For their first Christmas in the White House, the Biden family will celebrate with the theme of “gifts from the heart” for their holiday decor.
In unveiling the theme on Monday, President Biden and first lady Jill Biden explained:
“The things we hold sacred unite us and transcend distance, time, and even the constraints of a pandemic: faith, family, and friendship; a love of the arts, learning, and nature; gratitude, service, and community; unity and peace. These are the gifts that tie together the heart strings of our lives.”
In just one week, over 100 volunteers from the local area decorated the outside and inside of the White House with 41 Christmas trees, 6,000 feet of ribbon and over 78,750 holiday lights.
Every room in the White House celebrates a different gift
In the East Colonnade and East Landing, doves and shooting stars adorn the hallways. The decorations honor the service of COVID-19 front-line workers and first responders. Featured here is a Christmas tree that honors military members “who have laid down their lives for our country, and the families who carry on their legacies.”
The library is decorated with stacks of books, as well as birds and butterflies created out of recycled newspaper; it represents the gift of learning. The Vermeil Room is decorated with colorful paint swatches and paintbrushes and represents the gift of the visual arts.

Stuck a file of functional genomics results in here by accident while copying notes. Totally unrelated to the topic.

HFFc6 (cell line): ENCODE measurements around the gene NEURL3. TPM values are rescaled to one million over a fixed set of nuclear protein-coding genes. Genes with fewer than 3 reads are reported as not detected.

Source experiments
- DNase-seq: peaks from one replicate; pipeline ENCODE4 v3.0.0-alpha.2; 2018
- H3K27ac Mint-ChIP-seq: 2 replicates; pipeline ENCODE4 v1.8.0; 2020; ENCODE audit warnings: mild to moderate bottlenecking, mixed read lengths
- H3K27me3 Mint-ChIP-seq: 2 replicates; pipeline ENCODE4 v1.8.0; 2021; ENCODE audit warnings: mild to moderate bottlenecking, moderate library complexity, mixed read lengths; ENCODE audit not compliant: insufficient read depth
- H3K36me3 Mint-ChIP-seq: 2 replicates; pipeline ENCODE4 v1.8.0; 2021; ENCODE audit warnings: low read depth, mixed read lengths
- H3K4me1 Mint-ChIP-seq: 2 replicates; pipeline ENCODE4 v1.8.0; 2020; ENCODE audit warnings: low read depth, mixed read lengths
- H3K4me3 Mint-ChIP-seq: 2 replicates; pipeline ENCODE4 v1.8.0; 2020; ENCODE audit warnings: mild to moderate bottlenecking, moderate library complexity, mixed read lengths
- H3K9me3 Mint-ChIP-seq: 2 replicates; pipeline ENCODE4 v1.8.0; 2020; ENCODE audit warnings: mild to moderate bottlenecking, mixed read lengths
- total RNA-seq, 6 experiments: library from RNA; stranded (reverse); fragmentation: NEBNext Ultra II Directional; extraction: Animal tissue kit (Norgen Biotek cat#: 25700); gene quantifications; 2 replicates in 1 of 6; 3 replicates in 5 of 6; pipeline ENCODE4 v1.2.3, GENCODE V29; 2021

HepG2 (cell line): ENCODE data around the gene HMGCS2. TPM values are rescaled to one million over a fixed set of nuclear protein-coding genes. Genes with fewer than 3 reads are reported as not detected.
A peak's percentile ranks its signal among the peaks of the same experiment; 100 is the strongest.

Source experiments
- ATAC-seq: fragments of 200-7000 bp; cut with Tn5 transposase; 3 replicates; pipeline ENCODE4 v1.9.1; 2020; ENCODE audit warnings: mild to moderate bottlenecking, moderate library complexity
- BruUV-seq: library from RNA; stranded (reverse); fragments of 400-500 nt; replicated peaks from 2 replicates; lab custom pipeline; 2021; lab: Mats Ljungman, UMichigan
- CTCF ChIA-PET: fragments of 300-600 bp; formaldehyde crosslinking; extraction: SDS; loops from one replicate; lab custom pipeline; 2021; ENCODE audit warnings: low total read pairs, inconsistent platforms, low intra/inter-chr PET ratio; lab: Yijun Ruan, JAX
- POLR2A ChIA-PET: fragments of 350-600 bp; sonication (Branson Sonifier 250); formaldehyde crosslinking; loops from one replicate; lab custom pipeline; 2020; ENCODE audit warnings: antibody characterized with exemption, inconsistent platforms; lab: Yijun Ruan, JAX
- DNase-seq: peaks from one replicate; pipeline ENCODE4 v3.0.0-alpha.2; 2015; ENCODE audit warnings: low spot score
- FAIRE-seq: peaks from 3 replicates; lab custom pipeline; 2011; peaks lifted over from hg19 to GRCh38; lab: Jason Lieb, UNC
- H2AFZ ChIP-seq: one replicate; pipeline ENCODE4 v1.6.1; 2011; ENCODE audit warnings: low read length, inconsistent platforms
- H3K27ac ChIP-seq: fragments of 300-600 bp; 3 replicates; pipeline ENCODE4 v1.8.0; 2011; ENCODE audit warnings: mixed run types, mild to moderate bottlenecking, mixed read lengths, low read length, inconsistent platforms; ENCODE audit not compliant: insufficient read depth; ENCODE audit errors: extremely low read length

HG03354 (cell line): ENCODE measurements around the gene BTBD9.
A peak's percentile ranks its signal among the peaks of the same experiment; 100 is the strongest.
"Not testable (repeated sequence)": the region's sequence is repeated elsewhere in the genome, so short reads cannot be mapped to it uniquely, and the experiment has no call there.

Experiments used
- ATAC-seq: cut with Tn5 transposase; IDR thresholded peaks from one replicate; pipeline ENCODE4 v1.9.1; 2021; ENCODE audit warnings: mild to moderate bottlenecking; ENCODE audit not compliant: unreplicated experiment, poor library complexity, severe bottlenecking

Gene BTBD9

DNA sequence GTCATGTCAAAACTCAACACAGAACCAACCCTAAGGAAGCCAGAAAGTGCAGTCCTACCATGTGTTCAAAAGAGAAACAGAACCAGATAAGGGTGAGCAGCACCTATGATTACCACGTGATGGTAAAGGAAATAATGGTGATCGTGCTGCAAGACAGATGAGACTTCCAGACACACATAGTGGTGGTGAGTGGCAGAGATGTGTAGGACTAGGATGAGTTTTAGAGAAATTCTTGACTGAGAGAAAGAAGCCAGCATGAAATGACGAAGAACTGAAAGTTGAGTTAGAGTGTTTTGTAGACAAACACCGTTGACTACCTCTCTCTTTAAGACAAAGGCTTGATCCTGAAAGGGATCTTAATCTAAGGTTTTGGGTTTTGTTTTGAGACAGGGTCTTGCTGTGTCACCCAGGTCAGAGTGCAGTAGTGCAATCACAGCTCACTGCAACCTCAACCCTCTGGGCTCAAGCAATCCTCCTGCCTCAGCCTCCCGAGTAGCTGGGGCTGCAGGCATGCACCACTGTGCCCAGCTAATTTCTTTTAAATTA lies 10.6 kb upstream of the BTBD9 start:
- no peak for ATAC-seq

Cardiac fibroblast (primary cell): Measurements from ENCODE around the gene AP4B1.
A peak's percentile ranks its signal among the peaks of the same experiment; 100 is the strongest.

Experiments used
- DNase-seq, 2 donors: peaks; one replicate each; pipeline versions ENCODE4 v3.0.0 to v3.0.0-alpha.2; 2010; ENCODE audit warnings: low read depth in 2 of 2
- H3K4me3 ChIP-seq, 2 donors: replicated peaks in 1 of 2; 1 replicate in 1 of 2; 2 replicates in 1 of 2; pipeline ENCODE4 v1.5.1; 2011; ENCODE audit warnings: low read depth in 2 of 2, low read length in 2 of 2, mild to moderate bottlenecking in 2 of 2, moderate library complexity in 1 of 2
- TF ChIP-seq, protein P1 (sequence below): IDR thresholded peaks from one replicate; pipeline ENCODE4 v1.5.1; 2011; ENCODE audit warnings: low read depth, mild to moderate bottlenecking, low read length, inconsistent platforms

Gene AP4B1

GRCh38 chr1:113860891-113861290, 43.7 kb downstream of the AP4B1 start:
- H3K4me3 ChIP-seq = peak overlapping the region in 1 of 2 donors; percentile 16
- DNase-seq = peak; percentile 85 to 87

The East Room, the largest room in the White House, represents the gift of gratitude. It is decorated with a Neapolitan crèche that includes over 40 figurines from the 18th century; the crèche has been displayed every holiday season since 1967.
The Blue Room, where the official White House Christmas tree stands, represents the gift of peace and unity. Doves carrying a banner embossed with every U.S. state and territory cascade down the tree.
The Red Room, decorated to represent the gift of the performing arts, includes brass instruments hanging from the mantel. Ballet slippers, tap shoes and musical notes are strung around the tree.
The State Dining Room represents the gift of family. It features a gingerbread White House made of 55 sheets of baked gingerbread. It has eight detailed replicas of community buildings to honor front-line workers, including a hospital, police station and fire station.
The Grand Foyer and Cross Hall represent the gift of faith and community. The area is decorated with floating candles. The hallway alcoves and tree displays depict wintry scenes of towns and cities, representing the bonds of communities.
Tien Le is an intern on NPR’s News Desk.